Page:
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This means that any enterprise customer who chooses Capella will be able to deploy and manage it on Azure in a streamlined manner after it is made generally available in the first quarter of 2023, the company said.
“Providing flexibility to go across cloud service providers is a huge advantage in today’s multi- and hybrid-cloud world. By extending Capella to Azure, we can better support our customers as they deploy innovative applications on the cloud of their choice,” Scott Anderson, senior vice president of product management and business operations at Couchbase, said in a press note.
Capella, which builds on the Couchbase Server database’s search engine and in-built operational and analytical capabilities, was first introduced on AWS in June 2020, just after the company raised $105 million in funding. Back then, Capella was known as the Couchbase Cloud, before being rebranded in October 2021.
In March 2021, the company introduced Couchbase Cloud in the form of a virtual private cloud (VPC) managed service in the Azure Marketplace.
A virtual private cloud (VPC) is a separate, isolated private cloud, which is hosted inside a public cloud.
In contrast to Couchbase Capella, which offers fully hosted and managed services, Couchbase Cloud was managed in the enterprise’s Azure account, a company spokesperson said.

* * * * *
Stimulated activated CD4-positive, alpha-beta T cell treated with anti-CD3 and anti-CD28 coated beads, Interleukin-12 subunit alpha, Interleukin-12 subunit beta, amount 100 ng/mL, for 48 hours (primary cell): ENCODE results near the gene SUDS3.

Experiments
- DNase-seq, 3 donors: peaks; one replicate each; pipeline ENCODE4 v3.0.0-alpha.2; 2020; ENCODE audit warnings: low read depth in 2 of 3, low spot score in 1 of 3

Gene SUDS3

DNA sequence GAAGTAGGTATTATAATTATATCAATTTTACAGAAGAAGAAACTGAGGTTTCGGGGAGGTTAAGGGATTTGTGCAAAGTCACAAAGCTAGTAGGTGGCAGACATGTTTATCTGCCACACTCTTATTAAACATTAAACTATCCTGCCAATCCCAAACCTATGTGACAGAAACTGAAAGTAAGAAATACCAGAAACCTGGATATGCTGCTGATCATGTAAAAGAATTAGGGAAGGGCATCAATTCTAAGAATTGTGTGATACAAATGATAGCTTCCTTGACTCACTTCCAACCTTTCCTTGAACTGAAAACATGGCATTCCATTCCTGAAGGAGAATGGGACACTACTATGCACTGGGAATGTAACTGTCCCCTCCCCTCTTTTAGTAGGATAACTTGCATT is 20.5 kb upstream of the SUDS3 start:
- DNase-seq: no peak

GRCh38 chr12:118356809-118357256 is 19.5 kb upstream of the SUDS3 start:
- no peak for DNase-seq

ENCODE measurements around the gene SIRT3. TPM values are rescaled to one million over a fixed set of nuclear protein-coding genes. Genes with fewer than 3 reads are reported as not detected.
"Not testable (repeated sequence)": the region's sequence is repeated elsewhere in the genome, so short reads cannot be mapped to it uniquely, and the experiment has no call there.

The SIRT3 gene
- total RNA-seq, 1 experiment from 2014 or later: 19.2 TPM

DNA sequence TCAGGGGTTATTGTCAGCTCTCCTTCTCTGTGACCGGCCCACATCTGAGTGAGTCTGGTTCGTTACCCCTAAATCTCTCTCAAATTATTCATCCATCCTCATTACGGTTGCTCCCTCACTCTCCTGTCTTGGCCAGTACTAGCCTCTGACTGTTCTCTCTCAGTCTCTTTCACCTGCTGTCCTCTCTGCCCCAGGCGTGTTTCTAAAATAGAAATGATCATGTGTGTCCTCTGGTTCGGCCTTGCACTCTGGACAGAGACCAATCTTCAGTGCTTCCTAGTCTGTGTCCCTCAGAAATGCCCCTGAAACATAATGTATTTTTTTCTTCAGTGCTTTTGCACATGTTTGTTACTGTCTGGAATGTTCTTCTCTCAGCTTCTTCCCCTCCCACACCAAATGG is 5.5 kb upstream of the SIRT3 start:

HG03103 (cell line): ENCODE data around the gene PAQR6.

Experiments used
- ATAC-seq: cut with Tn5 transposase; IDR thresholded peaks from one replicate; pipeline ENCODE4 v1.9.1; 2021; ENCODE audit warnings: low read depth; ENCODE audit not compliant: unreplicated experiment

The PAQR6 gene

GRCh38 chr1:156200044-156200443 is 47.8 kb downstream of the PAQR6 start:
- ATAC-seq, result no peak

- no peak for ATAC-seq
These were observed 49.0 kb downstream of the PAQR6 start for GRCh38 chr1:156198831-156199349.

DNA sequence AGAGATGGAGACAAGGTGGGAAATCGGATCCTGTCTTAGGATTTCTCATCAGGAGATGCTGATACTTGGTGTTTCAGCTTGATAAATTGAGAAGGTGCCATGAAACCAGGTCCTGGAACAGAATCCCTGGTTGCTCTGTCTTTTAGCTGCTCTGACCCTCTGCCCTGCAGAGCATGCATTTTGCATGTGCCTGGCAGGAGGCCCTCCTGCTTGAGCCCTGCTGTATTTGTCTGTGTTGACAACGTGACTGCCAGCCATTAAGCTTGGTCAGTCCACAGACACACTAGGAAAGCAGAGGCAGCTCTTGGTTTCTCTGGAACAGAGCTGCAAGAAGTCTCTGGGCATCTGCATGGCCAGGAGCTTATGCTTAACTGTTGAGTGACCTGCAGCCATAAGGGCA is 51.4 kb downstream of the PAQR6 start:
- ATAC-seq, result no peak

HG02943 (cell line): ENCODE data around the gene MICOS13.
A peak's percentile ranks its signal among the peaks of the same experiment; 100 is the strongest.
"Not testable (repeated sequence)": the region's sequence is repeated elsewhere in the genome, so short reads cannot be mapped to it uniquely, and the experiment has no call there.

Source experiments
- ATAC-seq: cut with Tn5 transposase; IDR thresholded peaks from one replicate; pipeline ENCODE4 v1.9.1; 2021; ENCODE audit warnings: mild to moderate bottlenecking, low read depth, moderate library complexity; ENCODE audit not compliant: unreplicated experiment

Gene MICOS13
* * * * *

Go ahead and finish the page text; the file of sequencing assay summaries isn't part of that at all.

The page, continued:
Couchbase had added Google Cloud support for Capella in June last year. According to Google Cloud’s console, the public cloud service provider handles the billing of the database-as-a-service which can be consumed after buying credits.
“Although you register with the service provider to use the service, Google handles all billing,” the console page showed. On Google Cloud where the pricing is calculated in US dollars, one Capella Basic credit cost $1 and one Capella Enterprise credit costs $2. Pricing for one Capella Developer Pro credit stands at $1.25, the page showed.
Unlike Capella’s arrangement with Google Cloud, enterprises using the database-as-a-service on Azure will be billed by Couchbase and doesn’t need to interface with Microsoft, a company spokesperson said, adding that the pricing was based on a consumption model without giving further details.
Couchbase, which claims Capella offers relatively lower cost of ownership, has added a new interface along with new tools and tasks to help developers design modern applications.
The new interface is inspired by popular developer-centric tools like GitHub, the company said, adding that the query engine is based on SQL++ to aid developer productivity.
The DBaaS, which has automated scaling and supports a multi-cloud architecture, comes with an array of application services bundled under the name of Capella App Services that can help with mobile and internet of things (IoT) applications synchronization.